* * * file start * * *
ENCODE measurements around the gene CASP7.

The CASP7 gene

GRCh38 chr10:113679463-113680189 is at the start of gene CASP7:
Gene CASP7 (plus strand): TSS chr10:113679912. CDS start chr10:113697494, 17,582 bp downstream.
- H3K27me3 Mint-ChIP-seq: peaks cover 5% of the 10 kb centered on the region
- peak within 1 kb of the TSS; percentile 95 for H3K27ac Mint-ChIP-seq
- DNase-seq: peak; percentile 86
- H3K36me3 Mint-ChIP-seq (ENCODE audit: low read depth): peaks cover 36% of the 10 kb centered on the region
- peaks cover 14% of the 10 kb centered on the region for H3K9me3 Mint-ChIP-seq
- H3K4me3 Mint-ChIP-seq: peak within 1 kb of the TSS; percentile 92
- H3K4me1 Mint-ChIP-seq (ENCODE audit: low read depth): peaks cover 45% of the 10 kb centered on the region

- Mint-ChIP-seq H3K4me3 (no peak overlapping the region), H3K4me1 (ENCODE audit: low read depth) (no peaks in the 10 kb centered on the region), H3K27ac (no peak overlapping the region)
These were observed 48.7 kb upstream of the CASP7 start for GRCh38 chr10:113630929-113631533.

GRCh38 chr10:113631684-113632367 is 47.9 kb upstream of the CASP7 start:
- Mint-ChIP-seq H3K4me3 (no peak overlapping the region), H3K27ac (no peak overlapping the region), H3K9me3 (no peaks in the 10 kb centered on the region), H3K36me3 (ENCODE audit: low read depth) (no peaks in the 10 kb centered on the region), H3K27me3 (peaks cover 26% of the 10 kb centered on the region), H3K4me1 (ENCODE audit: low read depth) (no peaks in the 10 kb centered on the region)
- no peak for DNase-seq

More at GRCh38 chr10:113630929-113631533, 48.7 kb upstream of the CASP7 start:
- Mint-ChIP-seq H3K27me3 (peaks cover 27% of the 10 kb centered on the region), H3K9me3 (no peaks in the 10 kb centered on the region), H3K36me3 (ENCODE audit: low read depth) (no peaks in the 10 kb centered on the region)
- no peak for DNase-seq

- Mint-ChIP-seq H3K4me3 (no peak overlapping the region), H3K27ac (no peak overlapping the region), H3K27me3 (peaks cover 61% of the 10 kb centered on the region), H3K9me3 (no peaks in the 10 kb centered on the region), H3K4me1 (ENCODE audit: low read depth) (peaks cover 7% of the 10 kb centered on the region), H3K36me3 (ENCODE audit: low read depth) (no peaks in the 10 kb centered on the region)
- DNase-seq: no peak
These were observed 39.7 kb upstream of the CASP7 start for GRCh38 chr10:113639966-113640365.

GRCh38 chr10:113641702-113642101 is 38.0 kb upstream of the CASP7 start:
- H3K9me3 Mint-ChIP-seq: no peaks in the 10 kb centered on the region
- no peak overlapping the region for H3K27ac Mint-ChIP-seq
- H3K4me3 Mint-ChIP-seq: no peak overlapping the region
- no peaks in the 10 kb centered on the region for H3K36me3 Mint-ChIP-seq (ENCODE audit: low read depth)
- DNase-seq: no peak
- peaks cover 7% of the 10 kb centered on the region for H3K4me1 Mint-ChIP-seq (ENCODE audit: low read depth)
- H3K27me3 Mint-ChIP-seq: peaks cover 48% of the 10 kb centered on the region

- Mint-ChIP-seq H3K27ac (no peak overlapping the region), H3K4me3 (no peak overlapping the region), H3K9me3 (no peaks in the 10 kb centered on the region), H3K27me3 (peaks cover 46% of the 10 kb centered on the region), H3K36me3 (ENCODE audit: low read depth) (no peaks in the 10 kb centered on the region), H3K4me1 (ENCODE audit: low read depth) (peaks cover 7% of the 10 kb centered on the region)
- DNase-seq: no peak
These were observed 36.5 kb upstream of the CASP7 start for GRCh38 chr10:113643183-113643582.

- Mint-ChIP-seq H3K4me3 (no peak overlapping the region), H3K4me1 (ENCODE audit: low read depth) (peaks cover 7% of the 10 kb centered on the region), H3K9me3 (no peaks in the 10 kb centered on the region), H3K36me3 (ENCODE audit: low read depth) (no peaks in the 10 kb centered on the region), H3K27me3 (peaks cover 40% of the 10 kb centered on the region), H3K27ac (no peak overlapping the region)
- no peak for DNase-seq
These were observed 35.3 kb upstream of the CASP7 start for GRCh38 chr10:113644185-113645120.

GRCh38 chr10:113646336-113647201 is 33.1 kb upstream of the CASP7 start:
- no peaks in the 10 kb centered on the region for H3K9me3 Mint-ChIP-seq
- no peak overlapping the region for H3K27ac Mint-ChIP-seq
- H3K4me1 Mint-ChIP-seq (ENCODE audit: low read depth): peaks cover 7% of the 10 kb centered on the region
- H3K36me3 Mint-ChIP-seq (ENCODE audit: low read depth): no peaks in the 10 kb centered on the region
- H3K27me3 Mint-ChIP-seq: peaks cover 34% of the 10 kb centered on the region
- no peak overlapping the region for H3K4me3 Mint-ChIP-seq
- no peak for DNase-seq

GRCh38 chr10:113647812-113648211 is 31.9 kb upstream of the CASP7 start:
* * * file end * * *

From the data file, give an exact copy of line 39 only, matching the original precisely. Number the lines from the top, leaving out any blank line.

- no peak overlapping the region for H3K27ac Mint-ChIP-seq